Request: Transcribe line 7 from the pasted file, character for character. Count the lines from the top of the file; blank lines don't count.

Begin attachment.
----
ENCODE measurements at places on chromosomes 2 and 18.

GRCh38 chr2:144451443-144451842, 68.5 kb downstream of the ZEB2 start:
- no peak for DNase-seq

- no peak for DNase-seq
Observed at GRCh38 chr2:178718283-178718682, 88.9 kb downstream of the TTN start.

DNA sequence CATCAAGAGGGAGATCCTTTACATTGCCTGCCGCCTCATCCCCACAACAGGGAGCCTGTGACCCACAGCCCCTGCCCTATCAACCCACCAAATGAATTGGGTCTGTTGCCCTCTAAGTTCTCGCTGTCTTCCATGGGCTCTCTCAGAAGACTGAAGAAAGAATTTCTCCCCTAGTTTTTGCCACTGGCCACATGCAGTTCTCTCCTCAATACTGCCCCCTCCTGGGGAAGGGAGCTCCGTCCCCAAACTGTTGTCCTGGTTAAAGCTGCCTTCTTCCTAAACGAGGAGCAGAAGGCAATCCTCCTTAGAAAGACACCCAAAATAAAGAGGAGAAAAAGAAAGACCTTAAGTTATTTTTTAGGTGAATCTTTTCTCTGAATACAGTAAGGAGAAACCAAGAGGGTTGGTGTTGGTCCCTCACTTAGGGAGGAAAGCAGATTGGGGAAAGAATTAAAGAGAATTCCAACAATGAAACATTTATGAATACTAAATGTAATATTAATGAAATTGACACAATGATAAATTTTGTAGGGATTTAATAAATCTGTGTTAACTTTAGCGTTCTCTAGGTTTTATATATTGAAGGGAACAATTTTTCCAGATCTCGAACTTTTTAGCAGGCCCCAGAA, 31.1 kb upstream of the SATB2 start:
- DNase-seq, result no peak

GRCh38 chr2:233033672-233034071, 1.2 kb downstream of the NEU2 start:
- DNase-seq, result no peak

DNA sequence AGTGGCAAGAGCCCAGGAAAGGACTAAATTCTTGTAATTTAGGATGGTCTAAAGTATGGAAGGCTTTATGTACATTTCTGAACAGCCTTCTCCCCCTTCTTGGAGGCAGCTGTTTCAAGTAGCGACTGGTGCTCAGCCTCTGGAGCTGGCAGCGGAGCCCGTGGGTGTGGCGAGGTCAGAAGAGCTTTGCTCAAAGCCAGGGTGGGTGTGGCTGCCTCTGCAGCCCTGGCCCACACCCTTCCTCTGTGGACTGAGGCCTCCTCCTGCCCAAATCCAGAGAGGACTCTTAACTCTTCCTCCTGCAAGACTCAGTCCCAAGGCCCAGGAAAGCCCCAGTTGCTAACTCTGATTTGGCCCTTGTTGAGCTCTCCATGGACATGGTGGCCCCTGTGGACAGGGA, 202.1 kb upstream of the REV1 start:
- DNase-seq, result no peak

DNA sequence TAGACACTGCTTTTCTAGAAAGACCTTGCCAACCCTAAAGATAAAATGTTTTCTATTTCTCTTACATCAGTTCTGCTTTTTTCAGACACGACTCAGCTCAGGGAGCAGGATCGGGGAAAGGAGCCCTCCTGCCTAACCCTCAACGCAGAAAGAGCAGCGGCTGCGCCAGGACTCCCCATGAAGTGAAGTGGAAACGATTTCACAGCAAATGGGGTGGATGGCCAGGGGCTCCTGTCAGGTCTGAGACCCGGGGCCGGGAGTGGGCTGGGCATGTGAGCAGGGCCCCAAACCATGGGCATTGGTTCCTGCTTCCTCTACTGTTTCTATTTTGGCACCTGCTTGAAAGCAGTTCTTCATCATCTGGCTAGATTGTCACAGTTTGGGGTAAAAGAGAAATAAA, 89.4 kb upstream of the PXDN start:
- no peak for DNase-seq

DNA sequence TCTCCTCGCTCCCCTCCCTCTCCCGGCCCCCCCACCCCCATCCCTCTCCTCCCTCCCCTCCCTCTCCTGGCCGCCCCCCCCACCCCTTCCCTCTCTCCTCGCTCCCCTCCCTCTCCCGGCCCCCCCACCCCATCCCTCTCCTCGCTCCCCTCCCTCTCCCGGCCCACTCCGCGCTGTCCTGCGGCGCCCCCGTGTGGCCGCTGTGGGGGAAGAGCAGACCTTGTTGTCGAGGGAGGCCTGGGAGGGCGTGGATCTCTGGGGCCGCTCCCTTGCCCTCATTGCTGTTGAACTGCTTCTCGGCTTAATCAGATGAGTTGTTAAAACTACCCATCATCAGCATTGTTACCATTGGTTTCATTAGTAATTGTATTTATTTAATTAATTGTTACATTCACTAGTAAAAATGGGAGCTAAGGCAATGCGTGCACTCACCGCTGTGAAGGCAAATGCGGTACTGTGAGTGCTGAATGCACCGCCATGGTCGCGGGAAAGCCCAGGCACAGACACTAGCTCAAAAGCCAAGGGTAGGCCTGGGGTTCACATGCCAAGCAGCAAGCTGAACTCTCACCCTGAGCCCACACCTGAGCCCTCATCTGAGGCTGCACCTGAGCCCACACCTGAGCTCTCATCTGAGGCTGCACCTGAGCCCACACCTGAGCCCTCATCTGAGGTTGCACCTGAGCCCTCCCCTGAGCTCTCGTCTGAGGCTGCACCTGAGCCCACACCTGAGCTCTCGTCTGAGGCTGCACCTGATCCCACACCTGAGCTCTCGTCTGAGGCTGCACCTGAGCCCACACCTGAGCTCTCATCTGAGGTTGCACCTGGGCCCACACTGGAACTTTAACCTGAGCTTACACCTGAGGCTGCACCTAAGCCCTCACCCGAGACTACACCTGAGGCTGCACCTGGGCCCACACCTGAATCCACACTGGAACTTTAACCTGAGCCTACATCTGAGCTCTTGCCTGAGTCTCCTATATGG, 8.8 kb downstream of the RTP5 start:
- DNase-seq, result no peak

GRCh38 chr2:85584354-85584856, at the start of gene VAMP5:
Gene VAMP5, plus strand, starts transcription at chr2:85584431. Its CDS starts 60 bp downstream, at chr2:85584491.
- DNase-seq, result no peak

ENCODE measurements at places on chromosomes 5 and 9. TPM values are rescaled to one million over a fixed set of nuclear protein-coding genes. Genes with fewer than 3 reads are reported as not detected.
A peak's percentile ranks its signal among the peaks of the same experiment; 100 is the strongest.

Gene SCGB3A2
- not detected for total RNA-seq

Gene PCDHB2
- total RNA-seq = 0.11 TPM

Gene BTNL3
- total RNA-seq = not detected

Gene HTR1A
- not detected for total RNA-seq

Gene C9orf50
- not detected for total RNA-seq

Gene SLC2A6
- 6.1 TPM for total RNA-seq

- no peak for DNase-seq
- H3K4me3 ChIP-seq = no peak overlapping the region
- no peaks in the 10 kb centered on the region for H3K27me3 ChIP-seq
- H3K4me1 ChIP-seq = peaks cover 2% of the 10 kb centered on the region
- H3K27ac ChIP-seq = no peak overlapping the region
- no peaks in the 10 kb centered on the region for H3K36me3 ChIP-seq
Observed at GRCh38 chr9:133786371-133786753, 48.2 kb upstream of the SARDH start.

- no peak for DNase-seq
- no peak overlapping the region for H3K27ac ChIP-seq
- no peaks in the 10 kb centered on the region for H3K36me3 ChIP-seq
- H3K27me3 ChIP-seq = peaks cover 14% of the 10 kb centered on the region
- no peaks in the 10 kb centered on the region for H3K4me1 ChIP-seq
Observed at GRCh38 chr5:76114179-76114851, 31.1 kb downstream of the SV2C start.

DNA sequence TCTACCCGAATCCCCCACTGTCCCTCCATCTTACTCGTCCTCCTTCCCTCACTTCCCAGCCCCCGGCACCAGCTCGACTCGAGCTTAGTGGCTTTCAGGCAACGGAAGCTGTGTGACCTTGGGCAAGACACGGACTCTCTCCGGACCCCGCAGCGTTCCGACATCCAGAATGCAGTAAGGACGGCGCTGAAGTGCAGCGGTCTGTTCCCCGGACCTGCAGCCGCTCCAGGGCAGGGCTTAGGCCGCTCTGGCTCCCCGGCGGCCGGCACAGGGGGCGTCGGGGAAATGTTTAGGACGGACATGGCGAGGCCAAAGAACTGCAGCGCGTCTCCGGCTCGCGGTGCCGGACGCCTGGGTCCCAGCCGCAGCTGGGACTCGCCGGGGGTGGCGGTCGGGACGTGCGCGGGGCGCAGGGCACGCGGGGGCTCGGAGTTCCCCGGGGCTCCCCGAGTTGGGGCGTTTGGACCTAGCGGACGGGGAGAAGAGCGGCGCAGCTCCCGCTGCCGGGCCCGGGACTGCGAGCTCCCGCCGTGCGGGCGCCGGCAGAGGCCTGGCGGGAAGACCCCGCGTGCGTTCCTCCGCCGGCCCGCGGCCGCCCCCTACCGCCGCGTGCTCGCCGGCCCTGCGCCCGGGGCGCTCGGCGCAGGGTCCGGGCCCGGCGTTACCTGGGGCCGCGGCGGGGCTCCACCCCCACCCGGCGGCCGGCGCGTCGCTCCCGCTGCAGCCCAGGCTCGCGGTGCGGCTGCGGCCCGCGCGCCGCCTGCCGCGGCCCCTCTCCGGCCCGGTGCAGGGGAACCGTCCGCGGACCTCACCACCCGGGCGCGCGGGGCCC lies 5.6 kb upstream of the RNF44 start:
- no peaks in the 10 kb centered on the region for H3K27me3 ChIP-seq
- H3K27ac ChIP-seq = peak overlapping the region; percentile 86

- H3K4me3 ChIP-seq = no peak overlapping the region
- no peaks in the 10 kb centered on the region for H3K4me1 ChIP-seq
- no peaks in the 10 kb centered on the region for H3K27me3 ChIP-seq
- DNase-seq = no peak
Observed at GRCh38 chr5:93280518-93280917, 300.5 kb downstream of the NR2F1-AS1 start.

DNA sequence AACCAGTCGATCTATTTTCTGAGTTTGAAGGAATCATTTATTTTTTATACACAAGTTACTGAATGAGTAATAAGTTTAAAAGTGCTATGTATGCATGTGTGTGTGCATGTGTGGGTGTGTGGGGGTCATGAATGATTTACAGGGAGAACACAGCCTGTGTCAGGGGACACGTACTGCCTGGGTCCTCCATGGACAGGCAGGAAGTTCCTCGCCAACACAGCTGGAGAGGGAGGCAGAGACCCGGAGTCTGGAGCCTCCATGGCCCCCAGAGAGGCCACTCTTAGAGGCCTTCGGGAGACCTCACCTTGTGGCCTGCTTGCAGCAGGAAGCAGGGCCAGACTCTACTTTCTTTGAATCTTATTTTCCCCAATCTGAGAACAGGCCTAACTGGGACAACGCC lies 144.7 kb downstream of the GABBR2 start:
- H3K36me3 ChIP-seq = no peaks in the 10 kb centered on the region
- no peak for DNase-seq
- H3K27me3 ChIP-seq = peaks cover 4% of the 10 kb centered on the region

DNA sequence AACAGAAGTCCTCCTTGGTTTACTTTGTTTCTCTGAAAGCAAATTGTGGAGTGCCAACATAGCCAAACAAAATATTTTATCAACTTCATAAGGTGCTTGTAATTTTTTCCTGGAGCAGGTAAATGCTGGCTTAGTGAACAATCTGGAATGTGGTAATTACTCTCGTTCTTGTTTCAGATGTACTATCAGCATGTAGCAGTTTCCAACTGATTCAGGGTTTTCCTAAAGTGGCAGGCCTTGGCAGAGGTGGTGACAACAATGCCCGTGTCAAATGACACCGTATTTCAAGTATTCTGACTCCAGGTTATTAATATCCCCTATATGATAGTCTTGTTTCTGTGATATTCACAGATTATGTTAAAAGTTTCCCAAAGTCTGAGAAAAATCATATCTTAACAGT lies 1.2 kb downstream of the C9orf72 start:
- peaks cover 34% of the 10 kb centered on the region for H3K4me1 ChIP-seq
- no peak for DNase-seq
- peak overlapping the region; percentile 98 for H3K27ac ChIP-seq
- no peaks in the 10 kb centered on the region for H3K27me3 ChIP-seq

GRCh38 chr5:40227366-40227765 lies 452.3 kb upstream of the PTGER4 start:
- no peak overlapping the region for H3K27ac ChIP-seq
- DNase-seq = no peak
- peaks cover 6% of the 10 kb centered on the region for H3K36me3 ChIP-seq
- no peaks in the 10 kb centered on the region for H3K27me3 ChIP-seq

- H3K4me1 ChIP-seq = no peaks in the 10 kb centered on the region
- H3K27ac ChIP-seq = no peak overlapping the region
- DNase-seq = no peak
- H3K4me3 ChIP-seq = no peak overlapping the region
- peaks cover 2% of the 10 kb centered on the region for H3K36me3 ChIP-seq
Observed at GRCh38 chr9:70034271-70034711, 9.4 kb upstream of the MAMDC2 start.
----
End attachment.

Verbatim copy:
- DNase-seq, result no peak